CPT Example

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Advertorial Headline 1

cpt-article-image-1This is a sample of what your advertorial will look like. A great rule to keep in mind when creating a successful advertorial:

Advertorials are native ads with a single purpose: getting specific action from the reader.

Simply slapping some advertising into one of these publications isn’t good enough.  People tend to gloss over that.  Rather you want people to actually pay attention to your advertorial, so you have to put some effort into making it seem like a real article.

Advertorials come in all shapes and sizes.

  • They could be lists or guides
  • They could be videos or print articles
  • They could be one page or six

Regardless of the format or medium, however, most tell a story.

This is why there are so many similarities between the essential ingredients of a blog post and an advertorial.

An effective advertorial grips the reader and leads him/her to the logical conclusion — pointing him/her, in very specific language, to what to do next. This is the call to action!

–> Call to Action


Advertorial Headline 2

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Here are the basic steps for writing advertorials that work — in other words, that sell.

1. Study the publication

Your advertorial will sit in a context, in a magazine or on a website.

You must study and master that context.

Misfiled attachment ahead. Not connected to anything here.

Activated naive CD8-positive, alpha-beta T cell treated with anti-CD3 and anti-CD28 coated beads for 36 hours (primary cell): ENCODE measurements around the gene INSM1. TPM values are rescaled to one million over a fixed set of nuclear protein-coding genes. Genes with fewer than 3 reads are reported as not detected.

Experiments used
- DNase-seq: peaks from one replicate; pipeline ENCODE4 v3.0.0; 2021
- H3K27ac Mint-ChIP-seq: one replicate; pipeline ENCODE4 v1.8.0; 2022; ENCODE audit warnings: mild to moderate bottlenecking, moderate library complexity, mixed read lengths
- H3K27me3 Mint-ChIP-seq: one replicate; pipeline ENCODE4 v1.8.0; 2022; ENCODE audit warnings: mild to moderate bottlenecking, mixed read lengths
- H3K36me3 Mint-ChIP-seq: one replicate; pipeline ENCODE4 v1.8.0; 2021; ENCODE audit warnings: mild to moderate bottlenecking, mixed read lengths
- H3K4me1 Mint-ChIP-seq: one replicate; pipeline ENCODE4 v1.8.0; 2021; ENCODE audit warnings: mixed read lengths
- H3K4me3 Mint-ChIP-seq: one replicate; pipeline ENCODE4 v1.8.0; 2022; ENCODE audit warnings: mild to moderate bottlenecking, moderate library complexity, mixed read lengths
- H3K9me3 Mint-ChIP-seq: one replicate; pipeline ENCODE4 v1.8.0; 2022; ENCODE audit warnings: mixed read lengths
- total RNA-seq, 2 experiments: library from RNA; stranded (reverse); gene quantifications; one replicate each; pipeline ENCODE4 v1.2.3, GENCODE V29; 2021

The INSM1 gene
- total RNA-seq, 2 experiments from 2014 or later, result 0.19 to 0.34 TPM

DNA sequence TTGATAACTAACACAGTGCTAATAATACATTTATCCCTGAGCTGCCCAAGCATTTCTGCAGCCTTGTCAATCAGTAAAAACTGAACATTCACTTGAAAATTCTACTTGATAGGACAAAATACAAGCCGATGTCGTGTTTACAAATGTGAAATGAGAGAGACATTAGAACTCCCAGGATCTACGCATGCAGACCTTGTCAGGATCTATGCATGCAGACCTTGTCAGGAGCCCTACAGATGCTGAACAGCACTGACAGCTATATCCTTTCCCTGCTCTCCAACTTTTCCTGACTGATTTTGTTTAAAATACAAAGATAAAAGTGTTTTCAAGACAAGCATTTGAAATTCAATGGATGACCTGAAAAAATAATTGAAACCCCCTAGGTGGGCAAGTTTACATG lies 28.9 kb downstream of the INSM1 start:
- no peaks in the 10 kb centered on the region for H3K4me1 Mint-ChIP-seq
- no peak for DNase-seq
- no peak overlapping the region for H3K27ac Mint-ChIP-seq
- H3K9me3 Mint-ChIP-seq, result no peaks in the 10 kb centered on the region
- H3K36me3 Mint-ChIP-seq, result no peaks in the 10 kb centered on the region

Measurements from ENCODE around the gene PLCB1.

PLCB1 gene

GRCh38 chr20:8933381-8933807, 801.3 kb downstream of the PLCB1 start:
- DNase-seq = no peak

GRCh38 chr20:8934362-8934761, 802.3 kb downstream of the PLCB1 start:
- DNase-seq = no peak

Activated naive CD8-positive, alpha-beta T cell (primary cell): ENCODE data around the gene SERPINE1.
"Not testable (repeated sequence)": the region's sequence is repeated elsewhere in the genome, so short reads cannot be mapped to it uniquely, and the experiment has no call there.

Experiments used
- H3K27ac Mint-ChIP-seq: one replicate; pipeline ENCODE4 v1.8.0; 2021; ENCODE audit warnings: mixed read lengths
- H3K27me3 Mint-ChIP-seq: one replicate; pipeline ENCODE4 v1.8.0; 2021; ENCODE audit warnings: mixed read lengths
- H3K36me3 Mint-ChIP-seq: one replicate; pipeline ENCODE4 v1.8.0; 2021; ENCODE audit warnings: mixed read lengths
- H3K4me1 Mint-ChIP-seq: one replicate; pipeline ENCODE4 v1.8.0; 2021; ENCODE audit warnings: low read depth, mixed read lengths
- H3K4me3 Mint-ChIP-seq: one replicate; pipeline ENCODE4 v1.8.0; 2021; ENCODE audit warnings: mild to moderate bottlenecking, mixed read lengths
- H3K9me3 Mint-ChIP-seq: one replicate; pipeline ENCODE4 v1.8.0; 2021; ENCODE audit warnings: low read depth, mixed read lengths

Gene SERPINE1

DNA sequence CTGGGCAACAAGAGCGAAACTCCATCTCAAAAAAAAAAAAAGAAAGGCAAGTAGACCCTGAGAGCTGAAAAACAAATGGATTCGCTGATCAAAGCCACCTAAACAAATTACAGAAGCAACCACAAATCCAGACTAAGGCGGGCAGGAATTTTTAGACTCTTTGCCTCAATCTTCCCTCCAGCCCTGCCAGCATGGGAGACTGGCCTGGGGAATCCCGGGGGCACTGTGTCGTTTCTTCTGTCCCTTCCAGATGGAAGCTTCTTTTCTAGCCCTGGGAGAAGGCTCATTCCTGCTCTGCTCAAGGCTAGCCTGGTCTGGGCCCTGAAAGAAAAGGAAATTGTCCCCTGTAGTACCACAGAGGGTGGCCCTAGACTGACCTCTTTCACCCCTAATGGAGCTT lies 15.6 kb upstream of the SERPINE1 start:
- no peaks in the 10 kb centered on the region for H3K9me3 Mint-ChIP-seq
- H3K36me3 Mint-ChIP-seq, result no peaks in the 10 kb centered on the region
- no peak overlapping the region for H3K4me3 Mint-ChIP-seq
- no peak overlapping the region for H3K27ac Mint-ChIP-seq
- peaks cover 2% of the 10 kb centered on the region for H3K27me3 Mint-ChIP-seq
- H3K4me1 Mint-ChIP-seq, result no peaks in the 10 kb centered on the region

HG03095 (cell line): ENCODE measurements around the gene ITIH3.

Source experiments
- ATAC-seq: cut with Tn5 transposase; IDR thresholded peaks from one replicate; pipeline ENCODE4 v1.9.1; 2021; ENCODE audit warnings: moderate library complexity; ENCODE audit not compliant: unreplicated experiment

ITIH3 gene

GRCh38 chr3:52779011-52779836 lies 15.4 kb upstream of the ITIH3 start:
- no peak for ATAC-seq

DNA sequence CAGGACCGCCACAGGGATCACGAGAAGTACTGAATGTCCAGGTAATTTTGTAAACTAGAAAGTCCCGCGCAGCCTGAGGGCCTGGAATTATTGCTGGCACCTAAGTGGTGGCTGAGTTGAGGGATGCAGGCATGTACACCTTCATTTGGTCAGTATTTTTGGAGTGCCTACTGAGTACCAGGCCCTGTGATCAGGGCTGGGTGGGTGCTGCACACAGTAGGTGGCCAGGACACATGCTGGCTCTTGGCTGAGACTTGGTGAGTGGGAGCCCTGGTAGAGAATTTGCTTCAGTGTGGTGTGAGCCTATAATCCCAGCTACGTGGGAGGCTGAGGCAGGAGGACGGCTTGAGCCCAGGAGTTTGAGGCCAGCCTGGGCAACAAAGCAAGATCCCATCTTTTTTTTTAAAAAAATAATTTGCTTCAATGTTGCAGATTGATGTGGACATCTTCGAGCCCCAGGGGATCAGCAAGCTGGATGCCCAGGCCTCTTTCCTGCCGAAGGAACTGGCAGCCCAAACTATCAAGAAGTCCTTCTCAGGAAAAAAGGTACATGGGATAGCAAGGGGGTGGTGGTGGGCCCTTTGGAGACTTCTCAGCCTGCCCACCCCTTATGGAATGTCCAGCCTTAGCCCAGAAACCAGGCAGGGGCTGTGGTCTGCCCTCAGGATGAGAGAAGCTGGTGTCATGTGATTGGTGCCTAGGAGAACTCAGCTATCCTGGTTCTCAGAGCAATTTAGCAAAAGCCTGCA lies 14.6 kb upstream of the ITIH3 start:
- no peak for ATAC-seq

• The design conventions like layout, typography, and column choice
  • The editorial conventions including headlines, blurbs, and bylines

More important, you must understand the publication’s audience. (More on that in a minute.)

2. Study the audience

Who is the audience?

Most important: What do they want?

  • Ask the publication for a demographic and psychographic report on their readers
  • Spend time in the comment or letters section
  • Talk to an editor or two who can share insights on their readership
  • Exchange emails with a few readers

3. Create a story

View your advertorial like you are a journalist. Collect your facts. Stockpile your quotes.

Introduce the character. Describe her life. Introduce conflict.

Remember that a good story has a plot with twists and turns.

In other words, brush up on your storytelling skills.

4. Identify reader pain

What one thing is the ideal reader suffering from?

What keeps her up at night? What is her dominant desire?

And what one emotion do you want to bring out in that ideal reader?

5. Agitate the pain

In a good story you introduce the character. You introduce her normal life. Then you disturb the hell out of that routine so she falls apart.

She was climbing the corporate ladder until breast cancer sidelined her.

He thought everything was fine until his wife walked out for another man.

Your reader should relate.

6. Introduce the solution

Once the reader is sufficiently distraught, trot out the solution … which will be your product or service.

Demonstrate how your mentor program can teach her to negotiate for the higher pay she deserves. That he can get a greener lawn without chemicals.

These are the benefits of your product or solution. The significant advantages that make their problem go away.

7. Support your bold claims

Your story will front as a claim. It is best if this is a true story, about a real person.

  • A grandmother’s idyllic life with her grandchildren that was darkened by unexpected depression
  • An executive’s financial world turned upside down when he was betrayed by a colleague

You must substantiate any claim you make about your product or service with facts, test results, and statistics. Pour this information on.